Corporacion Alerce launches new infographic about world's second-oldest tree

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By Paula Fernandez

The alerce (Fitzroya cupressoides), or lahuén as the indigenous Mapuche of Chile and Argentina call it, is an evergreen tree that can grow up to 200 feet high (60 meters) and about 16 feet wide (5 meters) on its trunk. Considered an endangered species, in Chile the felling of this species has been prohibited since 1976 when it was declared a natural monument.

Rocio Urrutia, president of the Valdivia-based conservation group Corporación Alerce, which is dedicated to the conservation and sustainable use of the alerce forests in Chile, says that they seek to "raise the profile of this species, to generate more awareness of the alerce so that it will be valued more by society."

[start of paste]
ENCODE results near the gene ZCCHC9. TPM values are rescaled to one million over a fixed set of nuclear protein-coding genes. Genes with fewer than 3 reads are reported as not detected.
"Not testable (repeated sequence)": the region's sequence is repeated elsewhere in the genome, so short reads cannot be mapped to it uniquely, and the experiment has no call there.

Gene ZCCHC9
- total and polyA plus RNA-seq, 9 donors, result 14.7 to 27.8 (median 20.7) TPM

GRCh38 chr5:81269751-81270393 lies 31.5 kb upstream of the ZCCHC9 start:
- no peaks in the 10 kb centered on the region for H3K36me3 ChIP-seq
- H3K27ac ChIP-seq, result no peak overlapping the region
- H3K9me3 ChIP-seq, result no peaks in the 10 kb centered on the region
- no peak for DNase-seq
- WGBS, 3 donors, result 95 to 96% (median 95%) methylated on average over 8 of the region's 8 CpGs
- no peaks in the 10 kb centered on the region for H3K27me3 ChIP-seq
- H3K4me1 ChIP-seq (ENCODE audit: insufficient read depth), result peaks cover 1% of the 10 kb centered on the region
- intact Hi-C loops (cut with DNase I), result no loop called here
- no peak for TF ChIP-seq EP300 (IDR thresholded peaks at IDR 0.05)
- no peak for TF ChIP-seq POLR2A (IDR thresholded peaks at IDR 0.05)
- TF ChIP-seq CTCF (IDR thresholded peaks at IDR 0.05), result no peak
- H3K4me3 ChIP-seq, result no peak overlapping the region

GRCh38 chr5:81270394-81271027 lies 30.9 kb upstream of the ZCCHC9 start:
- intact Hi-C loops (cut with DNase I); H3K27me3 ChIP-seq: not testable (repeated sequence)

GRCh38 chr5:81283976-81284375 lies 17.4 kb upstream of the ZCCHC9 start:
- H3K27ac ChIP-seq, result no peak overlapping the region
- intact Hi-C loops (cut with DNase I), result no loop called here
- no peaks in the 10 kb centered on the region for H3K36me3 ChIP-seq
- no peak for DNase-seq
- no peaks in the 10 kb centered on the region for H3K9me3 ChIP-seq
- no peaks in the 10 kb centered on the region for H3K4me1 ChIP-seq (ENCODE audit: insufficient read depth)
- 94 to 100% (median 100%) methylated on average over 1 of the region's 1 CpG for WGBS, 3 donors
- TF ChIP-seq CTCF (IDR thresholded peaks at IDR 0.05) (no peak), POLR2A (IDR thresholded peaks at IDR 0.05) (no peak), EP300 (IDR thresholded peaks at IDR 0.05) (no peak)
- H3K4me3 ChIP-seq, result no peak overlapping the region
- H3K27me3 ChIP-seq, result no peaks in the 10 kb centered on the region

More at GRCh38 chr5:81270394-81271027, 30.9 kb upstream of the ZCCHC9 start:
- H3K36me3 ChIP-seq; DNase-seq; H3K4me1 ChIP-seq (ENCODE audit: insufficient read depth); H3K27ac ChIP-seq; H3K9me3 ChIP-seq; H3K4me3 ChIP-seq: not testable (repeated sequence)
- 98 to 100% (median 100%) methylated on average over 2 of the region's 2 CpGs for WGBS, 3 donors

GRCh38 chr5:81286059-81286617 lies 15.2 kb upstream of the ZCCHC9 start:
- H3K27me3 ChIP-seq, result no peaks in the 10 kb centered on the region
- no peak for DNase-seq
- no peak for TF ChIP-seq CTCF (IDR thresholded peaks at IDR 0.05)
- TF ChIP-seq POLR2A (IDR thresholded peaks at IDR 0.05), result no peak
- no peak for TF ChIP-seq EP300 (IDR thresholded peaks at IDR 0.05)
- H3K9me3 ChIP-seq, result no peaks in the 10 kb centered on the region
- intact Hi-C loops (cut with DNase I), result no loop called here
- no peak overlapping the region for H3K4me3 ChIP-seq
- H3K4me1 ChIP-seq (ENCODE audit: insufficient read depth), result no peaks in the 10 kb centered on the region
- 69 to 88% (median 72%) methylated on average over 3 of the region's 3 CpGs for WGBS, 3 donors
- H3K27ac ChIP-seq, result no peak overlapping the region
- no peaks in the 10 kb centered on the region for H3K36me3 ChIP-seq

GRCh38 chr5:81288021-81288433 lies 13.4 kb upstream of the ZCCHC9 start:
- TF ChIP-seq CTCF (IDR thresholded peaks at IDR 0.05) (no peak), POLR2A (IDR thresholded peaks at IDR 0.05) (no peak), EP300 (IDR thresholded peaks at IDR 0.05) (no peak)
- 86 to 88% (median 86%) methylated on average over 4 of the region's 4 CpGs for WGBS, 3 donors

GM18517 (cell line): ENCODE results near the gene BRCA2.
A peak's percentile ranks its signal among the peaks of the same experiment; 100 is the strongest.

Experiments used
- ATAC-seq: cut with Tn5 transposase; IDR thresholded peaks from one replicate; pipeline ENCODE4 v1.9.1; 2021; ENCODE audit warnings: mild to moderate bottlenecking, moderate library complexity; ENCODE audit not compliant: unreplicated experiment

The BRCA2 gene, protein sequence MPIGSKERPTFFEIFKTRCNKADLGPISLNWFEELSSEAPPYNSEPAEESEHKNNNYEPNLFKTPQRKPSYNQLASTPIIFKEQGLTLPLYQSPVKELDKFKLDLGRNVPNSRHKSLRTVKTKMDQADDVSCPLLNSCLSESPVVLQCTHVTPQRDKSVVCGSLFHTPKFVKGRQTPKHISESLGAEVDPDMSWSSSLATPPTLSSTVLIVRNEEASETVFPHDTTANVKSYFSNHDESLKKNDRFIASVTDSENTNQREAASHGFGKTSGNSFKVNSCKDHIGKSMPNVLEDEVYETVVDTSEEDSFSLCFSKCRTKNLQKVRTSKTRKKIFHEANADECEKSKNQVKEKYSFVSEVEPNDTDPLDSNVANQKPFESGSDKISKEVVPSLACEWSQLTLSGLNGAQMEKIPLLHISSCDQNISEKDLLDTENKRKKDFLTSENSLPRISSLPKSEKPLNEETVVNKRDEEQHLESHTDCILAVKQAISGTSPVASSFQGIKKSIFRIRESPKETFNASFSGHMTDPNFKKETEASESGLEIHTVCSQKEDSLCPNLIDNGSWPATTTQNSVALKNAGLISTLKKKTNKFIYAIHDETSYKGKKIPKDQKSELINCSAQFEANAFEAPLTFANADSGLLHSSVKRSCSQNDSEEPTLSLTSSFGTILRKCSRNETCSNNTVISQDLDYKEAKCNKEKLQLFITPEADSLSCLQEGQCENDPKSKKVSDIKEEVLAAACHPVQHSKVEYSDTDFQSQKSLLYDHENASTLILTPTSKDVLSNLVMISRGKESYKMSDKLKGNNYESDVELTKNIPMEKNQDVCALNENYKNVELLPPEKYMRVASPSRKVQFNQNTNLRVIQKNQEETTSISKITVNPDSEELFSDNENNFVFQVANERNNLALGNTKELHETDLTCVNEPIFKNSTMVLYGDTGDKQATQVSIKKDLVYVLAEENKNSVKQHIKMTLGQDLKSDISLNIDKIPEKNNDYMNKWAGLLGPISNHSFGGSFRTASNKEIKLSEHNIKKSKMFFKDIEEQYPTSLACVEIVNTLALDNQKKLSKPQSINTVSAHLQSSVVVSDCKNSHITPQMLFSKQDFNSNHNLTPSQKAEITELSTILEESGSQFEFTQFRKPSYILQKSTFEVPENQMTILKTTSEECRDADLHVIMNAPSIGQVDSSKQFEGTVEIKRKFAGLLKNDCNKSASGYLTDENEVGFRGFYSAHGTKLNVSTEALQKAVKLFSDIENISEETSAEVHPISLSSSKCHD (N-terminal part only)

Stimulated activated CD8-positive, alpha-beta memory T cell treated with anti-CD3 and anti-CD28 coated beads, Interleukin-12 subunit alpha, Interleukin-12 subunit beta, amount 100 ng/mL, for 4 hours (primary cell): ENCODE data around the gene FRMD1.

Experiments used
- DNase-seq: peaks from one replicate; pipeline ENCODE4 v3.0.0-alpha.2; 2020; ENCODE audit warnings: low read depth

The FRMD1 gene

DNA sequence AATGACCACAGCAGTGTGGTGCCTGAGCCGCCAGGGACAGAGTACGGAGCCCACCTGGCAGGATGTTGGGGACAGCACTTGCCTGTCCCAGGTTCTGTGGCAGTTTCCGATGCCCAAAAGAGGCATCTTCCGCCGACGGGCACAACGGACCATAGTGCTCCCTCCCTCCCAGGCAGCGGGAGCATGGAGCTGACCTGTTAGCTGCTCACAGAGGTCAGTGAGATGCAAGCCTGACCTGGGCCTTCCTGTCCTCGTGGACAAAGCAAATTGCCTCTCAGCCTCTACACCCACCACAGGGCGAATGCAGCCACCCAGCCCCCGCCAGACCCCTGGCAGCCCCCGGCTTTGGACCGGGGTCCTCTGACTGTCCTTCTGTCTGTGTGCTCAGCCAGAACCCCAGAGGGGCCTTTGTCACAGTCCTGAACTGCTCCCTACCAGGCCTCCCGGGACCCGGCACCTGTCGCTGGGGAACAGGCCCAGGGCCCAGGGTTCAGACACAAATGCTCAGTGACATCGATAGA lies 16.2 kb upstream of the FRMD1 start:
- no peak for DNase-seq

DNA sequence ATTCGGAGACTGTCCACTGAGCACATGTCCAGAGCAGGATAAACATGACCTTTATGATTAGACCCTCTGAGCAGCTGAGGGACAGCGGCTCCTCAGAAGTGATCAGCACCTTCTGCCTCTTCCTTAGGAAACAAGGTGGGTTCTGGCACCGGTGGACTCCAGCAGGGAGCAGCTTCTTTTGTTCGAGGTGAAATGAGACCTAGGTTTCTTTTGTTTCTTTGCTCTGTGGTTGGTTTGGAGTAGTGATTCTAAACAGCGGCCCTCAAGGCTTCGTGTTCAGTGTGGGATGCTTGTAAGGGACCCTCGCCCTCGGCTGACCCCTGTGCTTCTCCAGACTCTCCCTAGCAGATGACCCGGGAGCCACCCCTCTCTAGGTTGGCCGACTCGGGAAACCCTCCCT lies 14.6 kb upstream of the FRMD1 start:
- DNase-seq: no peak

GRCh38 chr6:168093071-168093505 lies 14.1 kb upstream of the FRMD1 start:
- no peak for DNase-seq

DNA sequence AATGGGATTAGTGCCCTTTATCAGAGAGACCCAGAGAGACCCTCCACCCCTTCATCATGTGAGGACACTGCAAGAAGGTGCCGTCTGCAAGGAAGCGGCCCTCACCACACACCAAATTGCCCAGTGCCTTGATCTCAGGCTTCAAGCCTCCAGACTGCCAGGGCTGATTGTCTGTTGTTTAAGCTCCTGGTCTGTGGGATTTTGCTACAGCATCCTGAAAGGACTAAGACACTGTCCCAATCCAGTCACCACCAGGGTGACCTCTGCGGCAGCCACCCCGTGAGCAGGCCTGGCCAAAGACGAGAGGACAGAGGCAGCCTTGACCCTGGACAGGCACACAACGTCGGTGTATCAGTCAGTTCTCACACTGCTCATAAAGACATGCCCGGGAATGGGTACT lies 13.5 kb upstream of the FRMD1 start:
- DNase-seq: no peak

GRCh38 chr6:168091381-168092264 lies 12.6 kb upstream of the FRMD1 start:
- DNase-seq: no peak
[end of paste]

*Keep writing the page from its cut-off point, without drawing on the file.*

The alerce can live more than 3,600 years and is considered the second-oldest living species after the bristelecone pine of California.

Recently, the group, which was founded in 2004, released this infographic (see below) which shows the different characteristics of this fascinating tree, as well as highlights the threats to its survival, noting that the population of alerce trees in Chile has been reduced by 60 percent over time. Today, they are found in fragmented populations in the Cordillera de la Costa, from Valdivia to Chiloé, and in parts of the Andean mountain range, from Llanquihue to the outskirts of Chaitén. To get a copy of the infographic to distribute, or to find out how you can support their efforts to protect the alerce, visit their website at .